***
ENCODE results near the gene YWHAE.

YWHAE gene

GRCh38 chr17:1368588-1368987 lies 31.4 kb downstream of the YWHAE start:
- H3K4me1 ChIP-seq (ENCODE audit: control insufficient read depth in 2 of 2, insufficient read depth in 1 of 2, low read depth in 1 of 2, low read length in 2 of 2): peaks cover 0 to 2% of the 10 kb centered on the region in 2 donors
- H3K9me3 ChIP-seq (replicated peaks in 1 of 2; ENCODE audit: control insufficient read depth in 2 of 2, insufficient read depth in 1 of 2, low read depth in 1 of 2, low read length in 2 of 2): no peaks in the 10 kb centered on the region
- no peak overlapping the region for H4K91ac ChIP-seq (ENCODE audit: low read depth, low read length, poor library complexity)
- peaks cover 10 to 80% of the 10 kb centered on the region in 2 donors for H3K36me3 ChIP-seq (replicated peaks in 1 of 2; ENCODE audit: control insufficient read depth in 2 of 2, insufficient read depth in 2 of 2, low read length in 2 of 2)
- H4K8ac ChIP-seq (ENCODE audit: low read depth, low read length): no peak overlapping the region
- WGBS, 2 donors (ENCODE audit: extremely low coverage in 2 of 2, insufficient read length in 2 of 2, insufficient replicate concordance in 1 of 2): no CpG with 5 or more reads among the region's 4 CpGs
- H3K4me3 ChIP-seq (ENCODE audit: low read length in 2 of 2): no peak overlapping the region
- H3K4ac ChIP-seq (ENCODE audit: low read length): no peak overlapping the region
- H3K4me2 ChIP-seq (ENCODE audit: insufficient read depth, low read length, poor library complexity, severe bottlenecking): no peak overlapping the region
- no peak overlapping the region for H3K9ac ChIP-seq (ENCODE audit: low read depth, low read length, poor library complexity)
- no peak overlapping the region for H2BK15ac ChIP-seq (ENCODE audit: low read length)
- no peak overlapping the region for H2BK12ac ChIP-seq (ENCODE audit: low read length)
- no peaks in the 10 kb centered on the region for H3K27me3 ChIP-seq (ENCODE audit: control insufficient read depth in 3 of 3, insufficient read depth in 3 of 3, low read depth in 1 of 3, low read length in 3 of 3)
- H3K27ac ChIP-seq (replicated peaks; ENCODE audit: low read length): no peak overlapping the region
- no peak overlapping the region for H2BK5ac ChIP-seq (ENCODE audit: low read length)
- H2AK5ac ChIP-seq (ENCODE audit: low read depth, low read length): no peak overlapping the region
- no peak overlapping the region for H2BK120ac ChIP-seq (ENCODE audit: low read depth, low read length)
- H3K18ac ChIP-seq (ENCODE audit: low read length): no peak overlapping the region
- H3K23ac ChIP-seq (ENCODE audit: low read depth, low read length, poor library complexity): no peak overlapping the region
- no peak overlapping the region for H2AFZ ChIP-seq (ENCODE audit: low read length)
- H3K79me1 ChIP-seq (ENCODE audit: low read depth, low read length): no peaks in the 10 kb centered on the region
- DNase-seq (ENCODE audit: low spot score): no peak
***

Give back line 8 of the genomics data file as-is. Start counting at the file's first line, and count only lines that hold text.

- H4K8ac ChIP-seq (ENCODE audit: low read depth, low read length): no peak overlapping the region